Transparency, democracy & scrutiny 

  • Green councillor Clive Stevens has improved scrutiny at the council. He chaired the council’s Budget Task and Finish Group for two years, and the task group is now considered an example of ‘best practice’ nationally. Councillor Stevens has raised standards across the Council by challenging council departments on good practice, leading to better evidenced and more consistent reports at meetings.
  • Green councillors have challenged excessive secrecy at the Council, getting reports released, insisting on key decisions taking place transparently, and investigating when they aren’t. Scrutiny by Green councillors exposed the scandal around the Mayor’s secret ‘pay off’ of former Chief exec Anna Klonowski. Councillor Clive Stevens produced a report on this informed by weeks of research in order to ensure the Council did not repeat the same mistakes. Greens have ensured reports were made available and facilitated public debate on important city decisions such as Bristol arena.
  • Councillor Stevens also found that Bristol Council was hiding £5 million in cuts to the special needs budget from councillors in its budget, falsely portraying it as a budget increase. The Council’s cuts to SEND were later ruled illegal by a judge and the Mayor was forced to U-turn.
  • Green Councillors spent years asking for more information and better scrutiny of Bristol Energy, ahead of the council owned company being sold off in 2020. The failing company spent £36 million of tax-payers money. Green councillors opposed the lack of transparency and secrecy throughout the years leading up to this. Greens also led calls for an external auditor to start an inquiry into what went wrong.
  • Green Councillor Clive Stevens raised concerns back in 2018 about cost increases on the project to refurbish Bristol Beacon (formerly Colston Hall), then set to cost £49 million. Clive’s concerns were ignored by the Labour administration but by 2021 the project cost was revealed to have more than doubled to over £100 million. The Beacon is not scheduled to open until 2023.
  • At scrutiny and other council forums Green Councillors have repeatedly raised concerns over the undemocratic and unaccountable nature of the Mayor’s One City project. Greens support working with city partners but believe important city decisions should be taken transparently by elected representatives, not bodies appointed by the Mayor which do not hold public meetings.

Citizens’ Assemblies 

  • In order to let people lead on the Climate Emergency and improve engagement with local democracy, Green Councillor Paula O’Rourke proposed a motion for Bristol Council to set up citizens’ assemblies, with a trial assembly on climate change. The motion passed successfully and Paula then worked with the administration to make it happen. During the early months of 2021 the Council ran three citizens assemblies to set Bristol’s priorities in recovering from the coronavirus pandemic. The participants were carefully selected to reflect the different demographics of the population and the assemblies looked at three topics: climate change and housing, transport, and health and social care.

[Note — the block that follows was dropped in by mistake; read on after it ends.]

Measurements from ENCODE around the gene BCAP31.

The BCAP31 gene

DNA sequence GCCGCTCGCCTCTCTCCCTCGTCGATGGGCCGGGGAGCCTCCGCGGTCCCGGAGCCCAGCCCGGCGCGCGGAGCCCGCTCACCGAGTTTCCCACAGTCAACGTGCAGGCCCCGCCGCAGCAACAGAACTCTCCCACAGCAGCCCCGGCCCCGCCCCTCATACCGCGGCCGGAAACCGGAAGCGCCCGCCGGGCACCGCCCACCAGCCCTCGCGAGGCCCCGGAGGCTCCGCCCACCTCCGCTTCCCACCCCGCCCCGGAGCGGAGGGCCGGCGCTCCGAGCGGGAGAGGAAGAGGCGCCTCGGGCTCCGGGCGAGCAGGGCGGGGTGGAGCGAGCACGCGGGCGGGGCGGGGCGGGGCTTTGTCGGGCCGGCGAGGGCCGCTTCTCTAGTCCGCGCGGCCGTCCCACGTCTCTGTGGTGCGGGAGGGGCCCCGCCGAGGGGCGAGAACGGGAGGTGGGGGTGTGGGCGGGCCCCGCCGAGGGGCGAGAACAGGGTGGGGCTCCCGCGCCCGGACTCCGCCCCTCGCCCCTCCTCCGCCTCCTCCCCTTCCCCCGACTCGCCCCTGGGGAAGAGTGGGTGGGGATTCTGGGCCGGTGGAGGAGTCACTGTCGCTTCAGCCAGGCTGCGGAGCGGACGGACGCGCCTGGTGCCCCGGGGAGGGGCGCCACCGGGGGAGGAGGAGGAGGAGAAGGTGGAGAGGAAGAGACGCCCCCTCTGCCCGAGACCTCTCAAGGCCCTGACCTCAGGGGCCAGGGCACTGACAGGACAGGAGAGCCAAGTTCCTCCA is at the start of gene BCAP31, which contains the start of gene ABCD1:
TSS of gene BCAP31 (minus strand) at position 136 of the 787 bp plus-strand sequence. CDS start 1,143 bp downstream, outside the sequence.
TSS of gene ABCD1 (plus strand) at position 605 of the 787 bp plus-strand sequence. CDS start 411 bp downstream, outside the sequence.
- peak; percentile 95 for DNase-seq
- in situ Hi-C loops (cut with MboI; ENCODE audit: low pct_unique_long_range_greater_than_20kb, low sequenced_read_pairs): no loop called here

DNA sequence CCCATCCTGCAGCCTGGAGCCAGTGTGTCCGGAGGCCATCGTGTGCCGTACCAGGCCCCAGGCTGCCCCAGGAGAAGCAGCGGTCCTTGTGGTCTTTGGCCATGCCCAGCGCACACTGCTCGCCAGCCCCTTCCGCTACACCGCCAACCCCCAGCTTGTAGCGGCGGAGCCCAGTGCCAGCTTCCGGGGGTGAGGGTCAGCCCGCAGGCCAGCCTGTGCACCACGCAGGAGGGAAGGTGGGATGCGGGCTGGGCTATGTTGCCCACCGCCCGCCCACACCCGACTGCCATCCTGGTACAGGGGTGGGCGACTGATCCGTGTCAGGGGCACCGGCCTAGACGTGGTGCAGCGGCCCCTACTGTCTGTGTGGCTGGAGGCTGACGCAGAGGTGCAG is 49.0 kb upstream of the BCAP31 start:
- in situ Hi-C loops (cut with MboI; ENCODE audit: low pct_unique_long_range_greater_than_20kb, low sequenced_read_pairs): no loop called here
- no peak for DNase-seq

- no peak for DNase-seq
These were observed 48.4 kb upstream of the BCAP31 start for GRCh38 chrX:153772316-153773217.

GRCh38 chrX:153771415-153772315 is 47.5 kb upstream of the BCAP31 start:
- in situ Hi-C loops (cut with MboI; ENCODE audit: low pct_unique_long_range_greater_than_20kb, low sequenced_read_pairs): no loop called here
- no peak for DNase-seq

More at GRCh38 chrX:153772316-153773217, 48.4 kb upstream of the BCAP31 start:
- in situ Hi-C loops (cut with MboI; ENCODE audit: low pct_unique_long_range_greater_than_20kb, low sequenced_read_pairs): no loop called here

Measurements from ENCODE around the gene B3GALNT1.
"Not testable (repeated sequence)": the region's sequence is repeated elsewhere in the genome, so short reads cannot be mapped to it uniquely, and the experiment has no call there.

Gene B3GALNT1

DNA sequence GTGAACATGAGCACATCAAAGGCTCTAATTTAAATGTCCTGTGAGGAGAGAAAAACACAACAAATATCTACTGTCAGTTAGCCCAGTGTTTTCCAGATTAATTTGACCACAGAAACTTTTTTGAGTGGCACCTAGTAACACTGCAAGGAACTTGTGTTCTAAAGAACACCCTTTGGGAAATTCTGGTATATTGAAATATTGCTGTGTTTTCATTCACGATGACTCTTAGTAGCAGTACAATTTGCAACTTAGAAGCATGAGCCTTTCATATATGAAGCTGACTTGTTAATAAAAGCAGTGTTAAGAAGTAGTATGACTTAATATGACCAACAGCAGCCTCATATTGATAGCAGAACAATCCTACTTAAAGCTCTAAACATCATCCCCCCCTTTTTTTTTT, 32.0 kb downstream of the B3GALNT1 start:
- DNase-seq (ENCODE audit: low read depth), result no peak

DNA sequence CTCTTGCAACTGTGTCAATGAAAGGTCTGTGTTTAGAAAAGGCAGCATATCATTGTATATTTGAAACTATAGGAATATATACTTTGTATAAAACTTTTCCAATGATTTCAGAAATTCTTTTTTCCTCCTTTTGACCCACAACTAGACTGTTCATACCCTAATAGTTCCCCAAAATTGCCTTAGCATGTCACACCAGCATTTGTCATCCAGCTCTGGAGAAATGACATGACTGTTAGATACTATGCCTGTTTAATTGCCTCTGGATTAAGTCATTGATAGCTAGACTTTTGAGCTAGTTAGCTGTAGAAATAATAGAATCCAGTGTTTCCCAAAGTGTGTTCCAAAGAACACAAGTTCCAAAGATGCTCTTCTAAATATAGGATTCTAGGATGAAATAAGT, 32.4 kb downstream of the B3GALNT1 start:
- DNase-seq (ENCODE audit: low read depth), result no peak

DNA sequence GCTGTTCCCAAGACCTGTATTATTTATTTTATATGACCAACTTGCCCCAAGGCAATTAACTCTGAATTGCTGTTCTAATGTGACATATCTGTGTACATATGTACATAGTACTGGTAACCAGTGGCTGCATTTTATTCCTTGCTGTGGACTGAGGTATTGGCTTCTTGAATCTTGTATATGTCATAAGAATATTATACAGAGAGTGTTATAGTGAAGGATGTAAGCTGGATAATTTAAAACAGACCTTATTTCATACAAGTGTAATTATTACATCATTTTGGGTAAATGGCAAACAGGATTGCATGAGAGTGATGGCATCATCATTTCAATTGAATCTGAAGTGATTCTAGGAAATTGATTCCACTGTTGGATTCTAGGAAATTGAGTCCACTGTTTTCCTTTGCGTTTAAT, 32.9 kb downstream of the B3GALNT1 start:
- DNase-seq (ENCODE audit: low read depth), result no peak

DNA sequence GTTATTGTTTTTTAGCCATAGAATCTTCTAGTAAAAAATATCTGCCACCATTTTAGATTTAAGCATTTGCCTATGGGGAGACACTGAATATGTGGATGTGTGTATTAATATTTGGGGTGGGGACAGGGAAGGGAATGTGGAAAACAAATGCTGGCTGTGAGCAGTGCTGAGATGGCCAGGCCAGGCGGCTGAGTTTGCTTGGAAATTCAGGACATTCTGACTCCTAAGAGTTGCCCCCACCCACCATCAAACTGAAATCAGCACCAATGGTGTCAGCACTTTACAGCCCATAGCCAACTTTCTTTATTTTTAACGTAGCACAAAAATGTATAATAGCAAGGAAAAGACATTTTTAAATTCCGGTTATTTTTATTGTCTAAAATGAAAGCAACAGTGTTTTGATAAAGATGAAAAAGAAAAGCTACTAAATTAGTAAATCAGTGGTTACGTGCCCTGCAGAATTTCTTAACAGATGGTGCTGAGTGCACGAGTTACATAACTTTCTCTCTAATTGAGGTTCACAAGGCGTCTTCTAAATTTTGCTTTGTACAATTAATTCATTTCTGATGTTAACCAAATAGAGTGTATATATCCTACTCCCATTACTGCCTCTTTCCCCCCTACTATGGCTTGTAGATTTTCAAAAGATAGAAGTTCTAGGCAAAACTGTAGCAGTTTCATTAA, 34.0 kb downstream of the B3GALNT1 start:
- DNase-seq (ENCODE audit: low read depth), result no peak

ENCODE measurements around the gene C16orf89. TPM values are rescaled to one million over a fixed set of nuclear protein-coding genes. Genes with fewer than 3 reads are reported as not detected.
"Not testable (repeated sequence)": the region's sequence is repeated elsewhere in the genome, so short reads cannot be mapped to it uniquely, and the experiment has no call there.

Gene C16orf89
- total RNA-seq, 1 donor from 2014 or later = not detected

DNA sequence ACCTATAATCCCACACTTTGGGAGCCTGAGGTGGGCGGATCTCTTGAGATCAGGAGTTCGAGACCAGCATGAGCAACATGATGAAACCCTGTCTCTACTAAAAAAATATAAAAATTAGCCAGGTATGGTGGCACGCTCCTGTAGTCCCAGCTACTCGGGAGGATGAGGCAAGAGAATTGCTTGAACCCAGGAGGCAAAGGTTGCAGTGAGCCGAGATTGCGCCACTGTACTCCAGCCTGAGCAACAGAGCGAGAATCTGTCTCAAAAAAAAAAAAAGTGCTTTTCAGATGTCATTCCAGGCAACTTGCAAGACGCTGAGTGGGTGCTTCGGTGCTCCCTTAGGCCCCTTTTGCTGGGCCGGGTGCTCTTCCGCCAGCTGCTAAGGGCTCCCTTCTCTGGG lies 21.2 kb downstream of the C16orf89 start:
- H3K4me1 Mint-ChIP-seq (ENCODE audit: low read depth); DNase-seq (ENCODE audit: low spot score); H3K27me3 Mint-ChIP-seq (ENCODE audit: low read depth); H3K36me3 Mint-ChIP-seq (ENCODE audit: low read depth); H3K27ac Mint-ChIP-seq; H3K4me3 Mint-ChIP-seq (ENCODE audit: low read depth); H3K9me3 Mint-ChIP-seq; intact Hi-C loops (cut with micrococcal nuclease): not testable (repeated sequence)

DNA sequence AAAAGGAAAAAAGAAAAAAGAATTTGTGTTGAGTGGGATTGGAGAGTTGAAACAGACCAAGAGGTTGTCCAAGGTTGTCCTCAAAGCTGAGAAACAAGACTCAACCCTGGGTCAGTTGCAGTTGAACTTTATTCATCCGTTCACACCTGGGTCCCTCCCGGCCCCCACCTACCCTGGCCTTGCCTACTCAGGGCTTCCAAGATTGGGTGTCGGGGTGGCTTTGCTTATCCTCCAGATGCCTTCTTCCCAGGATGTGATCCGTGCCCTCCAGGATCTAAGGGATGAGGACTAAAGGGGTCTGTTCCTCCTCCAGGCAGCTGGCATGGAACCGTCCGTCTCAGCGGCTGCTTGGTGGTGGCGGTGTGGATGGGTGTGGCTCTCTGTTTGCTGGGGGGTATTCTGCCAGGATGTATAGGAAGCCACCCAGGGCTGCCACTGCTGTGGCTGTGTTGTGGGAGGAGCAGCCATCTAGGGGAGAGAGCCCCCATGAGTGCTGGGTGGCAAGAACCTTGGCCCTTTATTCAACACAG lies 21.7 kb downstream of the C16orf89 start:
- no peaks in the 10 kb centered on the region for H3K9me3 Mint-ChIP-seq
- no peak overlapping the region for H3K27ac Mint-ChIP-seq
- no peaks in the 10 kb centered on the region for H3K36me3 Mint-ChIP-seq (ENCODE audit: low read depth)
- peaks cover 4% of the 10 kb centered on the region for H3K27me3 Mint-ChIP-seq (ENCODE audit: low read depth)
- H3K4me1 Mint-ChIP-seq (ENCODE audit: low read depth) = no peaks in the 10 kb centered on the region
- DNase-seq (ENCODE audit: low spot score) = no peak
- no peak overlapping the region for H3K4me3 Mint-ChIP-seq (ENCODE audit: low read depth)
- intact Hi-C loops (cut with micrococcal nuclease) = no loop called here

• The Assembly’s final recommendations set bold and challenging targets for the Council on the environment, transport and public health which the council has said will be incorporated into its departments’ targets. They include calls to urgently reduce air pollution levels, to create liveable neighbourhoods, create financing options to support homeowners and landlords to make their properties energy efficient, and for the Council to create a set of tiered ‘Bristol standards’ on energy efficiency for buildings. Greens will keep up the pressure to ensure they are acted on and not ignored.

Opposing Labour’s austerity programme in Bristol

  • Greens campaigned with renters union ACORN against the Mayor’s plan to cut Council Tax Support, which would have been a huge tax hike on the poorest and most vulnerable in the city. Greens found the Mayor’s consultation was potentially illegal. The Mayor U-turned.
  • Greens campaigned against Labour’s plans to cut libraries and parks budgets. After this Labour kept libraries open and scaled back the planned cuts to parks, which would have decimated the service.
  • Greens have called on Bristol to unite the UK’s core cities to take the fight to central government on austerity, and if need be refusing to pass cuts budgets together as a united front. The administration refused to commit to this.
  • Greens amended Council budgets to prevent the worst cuts to essential Council services. For example, in 2018 Councillor Carla Denyer secured funding to partially reverse Labour’s damaging cuts to the vital Local Crisis Prevention Fund, which provides emergency payments for some of the most vulnerable people in the city.
  • Green Group leader Eleanor Combley has repeatedly lobbied the government to end local government cuts, writing a letter to the Prime Minister. In 2018 she visited the Treasury with Green MP Caroline Lucas to hand in a letter calling for an end to austerity.

Fighting for social justice and decolonisation